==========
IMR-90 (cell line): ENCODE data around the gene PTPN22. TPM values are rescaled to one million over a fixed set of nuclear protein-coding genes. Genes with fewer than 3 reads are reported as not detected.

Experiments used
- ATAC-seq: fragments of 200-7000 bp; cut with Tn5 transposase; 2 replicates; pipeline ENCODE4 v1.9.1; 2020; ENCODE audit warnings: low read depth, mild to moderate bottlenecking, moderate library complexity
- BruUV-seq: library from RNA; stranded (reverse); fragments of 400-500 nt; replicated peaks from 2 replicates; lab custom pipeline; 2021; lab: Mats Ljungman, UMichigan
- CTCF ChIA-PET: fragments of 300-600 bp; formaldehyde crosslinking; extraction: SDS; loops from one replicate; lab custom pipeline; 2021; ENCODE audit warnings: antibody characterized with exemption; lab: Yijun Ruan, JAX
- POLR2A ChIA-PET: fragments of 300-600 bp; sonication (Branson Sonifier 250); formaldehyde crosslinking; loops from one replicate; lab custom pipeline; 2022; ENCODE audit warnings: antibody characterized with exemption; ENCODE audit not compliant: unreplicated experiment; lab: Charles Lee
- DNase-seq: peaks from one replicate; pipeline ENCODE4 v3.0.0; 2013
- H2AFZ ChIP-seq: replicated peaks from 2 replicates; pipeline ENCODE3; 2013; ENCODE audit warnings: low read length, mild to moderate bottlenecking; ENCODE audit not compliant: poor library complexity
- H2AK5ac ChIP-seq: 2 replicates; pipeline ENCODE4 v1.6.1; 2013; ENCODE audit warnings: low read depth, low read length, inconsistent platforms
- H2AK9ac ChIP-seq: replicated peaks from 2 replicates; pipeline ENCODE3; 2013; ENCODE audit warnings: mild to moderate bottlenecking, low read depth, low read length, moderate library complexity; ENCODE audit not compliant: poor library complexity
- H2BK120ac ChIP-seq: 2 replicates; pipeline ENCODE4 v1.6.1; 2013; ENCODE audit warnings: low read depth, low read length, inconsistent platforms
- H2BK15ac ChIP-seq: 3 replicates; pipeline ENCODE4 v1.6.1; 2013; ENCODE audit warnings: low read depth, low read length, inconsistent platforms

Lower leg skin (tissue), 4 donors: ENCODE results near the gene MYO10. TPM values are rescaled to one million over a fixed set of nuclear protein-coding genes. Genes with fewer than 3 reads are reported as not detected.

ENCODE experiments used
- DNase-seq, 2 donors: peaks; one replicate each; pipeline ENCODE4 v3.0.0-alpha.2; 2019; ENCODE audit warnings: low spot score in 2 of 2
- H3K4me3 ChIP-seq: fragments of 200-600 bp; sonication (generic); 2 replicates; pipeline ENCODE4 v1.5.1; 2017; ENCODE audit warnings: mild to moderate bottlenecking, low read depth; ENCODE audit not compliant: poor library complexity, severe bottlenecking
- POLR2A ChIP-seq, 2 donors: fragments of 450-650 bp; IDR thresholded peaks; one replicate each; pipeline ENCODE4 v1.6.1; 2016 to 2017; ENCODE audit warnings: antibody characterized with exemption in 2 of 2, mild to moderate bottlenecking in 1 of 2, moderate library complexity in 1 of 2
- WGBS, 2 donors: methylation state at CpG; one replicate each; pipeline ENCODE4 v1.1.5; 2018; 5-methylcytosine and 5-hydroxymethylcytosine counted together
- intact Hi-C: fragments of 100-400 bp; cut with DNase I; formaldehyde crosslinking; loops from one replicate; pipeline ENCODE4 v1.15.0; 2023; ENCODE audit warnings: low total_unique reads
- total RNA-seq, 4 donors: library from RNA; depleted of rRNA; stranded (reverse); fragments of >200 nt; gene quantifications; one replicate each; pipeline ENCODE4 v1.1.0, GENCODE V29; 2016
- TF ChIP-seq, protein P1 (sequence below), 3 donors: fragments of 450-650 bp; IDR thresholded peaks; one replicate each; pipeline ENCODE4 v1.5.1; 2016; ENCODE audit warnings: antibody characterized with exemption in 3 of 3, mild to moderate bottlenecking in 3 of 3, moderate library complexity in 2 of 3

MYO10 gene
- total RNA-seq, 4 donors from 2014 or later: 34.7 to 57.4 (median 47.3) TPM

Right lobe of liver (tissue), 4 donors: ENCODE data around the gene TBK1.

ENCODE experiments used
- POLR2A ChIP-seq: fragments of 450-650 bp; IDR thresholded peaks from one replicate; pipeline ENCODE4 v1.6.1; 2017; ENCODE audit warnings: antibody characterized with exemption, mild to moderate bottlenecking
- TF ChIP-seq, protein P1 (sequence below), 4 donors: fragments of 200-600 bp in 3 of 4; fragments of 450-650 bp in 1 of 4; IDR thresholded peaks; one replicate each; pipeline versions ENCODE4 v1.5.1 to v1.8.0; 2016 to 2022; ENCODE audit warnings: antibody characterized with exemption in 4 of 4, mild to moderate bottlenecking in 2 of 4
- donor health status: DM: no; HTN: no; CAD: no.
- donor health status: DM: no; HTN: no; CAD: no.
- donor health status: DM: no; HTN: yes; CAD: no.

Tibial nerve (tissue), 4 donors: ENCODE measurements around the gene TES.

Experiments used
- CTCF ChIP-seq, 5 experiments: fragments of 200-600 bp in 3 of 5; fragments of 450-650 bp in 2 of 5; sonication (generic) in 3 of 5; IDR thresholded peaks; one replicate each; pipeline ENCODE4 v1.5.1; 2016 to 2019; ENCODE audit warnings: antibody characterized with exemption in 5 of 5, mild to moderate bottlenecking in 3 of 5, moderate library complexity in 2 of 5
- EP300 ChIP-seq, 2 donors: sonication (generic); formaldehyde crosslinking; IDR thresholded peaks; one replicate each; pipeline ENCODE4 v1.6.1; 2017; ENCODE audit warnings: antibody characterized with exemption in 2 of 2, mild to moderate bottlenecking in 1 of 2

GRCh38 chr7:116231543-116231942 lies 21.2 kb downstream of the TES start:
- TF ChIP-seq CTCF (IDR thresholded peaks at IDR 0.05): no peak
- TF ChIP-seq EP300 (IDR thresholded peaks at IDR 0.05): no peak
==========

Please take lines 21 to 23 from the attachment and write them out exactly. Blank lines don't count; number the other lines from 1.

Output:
- TF ChIP-seq, protein P1 (sequence below), 3 donors: fragments of 450-650 bp; IDR thresholded peaks; one replicate each; pipeline ENCODE4 v1.5.1; 2016; ENCODE audit warnings: antibody characterized with exemption in 3 of 3, mild to moderate bottlenecking in 3 of 3, moderate library complexity in 2 of 3

MYO10 gene
- total RNA-seq, 4 donors from 2014 or later: 34.7 to 57.4 (median 47.3) TPM